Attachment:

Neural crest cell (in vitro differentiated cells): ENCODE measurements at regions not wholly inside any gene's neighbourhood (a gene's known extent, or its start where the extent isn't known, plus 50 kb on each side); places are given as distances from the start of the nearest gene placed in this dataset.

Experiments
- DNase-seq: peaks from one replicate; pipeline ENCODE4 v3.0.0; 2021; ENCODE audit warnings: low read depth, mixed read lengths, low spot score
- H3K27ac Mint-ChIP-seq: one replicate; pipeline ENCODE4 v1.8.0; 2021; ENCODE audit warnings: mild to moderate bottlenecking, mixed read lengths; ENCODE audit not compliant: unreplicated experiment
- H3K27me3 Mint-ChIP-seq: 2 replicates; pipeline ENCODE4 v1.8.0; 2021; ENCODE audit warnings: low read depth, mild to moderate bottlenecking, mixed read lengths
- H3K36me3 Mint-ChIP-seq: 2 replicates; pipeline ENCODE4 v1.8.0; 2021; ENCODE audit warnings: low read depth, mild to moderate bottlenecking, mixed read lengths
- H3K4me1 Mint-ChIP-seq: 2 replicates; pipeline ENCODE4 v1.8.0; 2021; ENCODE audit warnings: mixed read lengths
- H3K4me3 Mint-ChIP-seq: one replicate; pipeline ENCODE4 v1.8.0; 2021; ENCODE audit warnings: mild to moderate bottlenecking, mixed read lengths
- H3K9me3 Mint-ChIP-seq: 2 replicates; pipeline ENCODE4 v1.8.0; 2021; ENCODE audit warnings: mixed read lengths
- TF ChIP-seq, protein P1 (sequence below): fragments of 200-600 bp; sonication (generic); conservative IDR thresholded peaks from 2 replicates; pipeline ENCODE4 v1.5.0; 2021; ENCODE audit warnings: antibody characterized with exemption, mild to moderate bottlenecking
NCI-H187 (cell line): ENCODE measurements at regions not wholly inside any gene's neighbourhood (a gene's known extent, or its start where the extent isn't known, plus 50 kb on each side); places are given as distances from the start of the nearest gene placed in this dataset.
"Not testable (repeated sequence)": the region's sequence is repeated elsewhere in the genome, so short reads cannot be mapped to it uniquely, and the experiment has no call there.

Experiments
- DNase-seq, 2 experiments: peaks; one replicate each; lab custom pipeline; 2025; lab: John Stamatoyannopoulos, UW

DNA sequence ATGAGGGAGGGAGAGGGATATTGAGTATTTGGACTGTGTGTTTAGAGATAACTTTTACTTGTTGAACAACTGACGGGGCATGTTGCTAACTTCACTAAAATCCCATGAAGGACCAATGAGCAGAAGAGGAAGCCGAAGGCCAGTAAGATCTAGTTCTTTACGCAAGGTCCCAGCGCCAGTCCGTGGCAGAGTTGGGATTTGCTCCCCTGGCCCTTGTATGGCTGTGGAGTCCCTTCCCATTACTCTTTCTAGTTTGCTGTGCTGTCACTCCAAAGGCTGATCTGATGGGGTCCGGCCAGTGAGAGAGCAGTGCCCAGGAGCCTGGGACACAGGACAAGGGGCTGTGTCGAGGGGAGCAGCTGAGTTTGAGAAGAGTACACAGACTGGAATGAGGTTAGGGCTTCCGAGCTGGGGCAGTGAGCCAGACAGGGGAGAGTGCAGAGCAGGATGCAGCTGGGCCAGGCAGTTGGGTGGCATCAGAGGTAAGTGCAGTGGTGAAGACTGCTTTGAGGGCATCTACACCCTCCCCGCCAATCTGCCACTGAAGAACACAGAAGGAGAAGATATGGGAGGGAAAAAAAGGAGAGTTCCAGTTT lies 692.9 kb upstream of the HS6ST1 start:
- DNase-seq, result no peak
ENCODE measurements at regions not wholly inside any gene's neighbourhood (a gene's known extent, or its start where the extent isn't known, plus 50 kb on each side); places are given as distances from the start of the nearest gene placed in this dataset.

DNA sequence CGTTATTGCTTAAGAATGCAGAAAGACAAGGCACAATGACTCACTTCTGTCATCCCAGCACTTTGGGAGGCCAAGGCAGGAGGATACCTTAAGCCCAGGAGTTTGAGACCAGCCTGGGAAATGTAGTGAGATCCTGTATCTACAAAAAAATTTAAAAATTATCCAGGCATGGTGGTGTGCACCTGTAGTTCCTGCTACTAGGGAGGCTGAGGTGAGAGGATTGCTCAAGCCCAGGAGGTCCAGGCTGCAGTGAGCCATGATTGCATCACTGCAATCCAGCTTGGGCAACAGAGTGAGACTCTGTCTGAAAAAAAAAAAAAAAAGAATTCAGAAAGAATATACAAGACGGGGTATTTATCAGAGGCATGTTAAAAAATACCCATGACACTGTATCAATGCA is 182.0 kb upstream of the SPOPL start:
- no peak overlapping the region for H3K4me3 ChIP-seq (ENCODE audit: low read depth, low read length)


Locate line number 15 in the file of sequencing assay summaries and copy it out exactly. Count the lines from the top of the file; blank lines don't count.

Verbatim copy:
DNA sequence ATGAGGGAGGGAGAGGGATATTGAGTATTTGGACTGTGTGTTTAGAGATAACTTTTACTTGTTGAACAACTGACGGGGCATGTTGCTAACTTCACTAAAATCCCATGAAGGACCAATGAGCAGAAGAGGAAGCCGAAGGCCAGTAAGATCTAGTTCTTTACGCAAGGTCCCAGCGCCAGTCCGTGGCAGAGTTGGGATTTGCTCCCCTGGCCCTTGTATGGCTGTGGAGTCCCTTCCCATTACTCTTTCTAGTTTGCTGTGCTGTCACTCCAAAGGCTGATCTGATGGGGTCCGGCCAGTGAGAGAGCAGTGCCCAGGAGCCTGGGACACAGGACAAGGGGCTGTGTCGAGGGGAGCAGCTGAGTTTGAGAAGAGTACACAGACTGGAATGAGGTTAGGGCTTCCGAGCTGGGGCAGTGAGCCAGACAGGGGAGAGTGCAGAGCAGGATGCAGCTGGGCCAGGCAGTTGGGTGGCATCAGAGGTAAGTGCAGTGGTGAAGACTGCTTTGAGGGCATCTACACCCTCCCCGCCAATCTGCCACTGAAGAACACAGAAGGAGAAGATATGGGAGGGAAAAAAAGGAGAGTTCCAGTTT lies 692.9 kb upstream of the HS6ST1 start: